- Although members of Congress who previously worked in blue-collar or service jobs are likely to care about policies that help working-class people, it does not matter much if such politicians also started out in blue-collar families. But most members of Congress had elite careers before becoming politicians and the social background of their parents does matter. Legislators who were corporate lawyers with working-class parents approach policymaking differently those who were corporate lawyers with corporate lawyer parents.
- Party affiliations interact with social influences. Between 1999 and 2008, Congressional Democrats from working-class families were more likely to vote for policies in support of working families than those with upper-class childhoods. Many fewer Republican legislators came from working-class families – and they actually tended to be slightly more conservative than others in their party. Very few Republicans with any working-class experiences or ties get into office at all, and social origins make little difference. In primary elections, all Republicans are pressured to advocate tax cuts and reductions in public benefits and services that are likely to hurt working-class Americans.
Why Working-Class Upbringings Matter for Democrats
Regardless of party affiliation, most members of Congress were lawyers or businesspeople before entering politics. Although their upper-class status in adulthood might lead them to be more supportive of the interests of the wealthy, their working-class origins can exert a countervailing influence – especially for Democrats.
- Like ordinary voters, politicians from working-class families are more likely to have gotten help from safety net programs or know people who have. Their social networks are more likely to include ordinary people, not just society’s upper crust.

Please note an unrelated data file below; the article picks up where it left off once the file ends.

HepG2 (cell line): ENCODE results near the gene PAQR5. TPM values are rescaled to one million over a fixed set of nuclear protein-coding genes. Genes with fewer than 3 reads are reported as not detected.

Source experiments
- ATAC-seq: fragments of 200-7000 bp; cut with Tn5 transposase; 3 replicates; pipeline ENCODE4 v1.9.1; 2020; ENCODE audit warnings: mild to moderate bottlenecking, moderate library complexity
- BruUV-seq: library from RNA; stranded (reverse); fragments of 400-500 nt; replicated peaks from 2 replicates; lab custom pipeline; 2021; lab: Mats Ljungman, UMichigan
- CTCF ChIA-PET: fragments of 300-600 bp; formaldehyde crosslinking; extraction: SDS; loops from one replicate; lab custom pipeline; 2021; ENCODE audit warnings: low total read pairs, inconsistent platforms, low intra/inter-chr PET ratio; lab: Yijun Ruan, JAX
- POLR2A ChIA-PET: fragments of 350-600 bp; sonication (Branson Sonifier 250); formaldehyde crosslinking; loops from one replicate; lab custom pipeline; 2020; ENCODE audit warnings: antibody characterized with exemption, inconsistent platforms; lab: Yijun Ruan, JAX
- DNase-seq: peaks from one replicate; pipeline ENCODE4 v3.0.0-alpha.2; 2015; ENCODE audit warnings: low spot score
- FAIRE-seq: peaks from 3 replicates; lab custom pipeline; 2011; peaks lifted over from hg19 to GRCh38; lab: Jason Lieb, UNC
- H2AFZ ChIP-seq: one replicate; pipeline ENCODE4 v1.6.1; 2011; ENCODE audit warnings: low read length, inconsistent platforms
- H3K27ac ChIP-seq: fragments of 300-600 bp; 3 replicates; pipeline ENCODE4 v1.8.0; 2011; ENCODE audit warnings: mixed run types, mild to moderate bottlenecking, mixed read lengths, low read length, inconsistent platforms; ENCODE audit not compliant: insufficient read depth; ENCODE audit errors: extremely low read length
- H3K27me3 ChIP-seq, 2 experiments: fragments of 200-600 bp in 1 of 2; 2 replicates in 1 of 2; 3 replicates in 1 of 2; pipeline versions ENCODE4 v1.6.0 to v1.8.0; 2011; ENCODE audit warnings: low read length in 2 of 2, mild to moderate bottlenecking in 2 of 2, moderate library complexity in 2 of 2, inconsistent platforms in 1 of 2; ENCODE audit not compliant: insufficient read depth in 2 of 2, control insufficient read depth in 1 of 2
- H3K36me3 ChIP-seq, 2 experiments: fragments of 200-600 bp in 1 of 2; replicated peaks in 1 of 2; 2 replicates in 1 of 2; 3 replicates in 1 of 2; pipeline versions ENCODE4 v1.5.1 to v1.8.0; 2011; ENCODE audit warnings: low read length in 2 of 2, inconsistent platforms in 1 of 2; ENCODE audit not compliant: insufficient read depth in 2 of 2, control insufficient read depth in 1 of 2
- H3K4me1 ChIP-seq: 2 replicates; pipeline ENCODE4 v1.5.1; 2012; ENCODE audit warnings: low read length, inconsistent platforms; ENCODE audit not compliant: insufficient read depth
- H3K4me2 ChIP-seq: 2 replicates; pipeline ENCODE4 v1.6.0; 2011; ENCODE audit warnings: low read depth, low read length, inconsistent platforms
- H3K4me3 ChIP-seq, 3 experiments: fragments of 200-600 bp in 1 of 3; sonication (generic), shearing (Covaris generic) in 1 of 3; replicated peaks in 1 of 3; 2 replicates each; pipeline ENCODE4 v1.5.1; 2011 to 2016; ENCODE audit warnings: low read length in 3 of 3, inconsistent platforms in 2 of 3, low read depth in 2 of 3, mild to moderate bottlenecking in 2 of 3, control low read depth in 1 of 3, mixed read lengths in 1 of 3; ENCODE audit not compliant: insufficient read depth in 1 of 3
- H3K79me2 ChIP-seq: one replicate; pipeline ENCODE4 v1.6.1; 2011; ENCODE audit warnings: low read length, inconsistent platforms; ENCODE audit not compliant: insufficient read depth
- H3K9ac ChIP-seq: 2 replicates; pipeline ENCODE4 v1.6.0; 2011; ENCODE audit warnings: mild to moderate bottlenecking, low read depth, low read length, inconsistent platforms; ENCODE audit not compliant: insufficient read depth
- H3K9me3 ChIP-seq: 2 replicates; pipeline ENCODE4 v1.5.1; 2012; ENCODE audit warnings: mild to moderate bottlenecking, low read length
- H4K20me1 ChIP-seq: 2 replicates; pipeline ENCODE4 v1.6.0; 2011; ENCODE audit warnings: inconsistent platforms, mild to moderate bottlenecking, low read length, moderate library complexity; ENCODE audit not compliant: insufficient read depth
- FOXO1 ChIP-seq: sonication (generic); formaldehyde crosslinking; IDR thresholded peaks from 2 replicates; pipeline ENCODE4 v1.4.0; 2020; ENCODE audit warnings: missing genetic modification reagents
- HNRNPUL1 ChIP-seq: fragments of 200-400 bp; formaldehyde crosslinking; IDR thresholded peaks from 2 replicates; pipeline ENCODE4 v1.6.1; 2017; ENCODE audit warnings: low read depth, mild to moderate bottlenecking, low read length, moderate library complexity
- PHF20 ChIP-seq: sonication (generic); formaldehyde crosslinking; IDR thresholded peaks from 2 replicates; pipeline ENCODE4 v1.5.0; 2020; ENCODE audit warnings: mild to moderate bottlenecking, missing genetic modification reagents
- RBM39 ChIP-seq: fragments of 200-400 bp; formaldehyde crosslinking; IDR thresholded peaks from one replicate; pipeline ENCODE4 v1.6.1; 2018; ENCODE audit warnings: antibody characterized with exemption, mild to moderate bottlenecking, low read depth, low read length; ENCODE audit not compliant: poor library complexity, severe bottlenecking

- In addition, politicians with working-class childhoods are probably more likely to attribute their own success not only to hard work but also to public policies and community support.
Implications for Candidate Recruitment
In an era of sharply rising economic inequality, politicians hailing from working-class jobs can do a great deal to make American politics and policy more responsive to the needs of average citizens. But the obstacles to recruiting candidates from non-elite jobs are formidable. Because campaigns for state legislatures and Congress cost millions of dollars, party recruiters have incentives to seek out wealthy individuals to run for office.
But my results suggest the possibility of another route to making U.S. politics more representative. All else equal, privileged candidates from blue-collar families are likely to have had life experiences that sensitize them to the lives of ordinary Americans. Such politicians are worth supporting, because they will likely do more than other privileged officeholders to advocate policies that expand economic opportunities for all Americans.
Read more in Jake Martín Grumbach, “Does the American Dream Matter for Members of Congress? Social Class Backgrounds and Roll-Call Votes.” Political Research Quarterly (June 2015).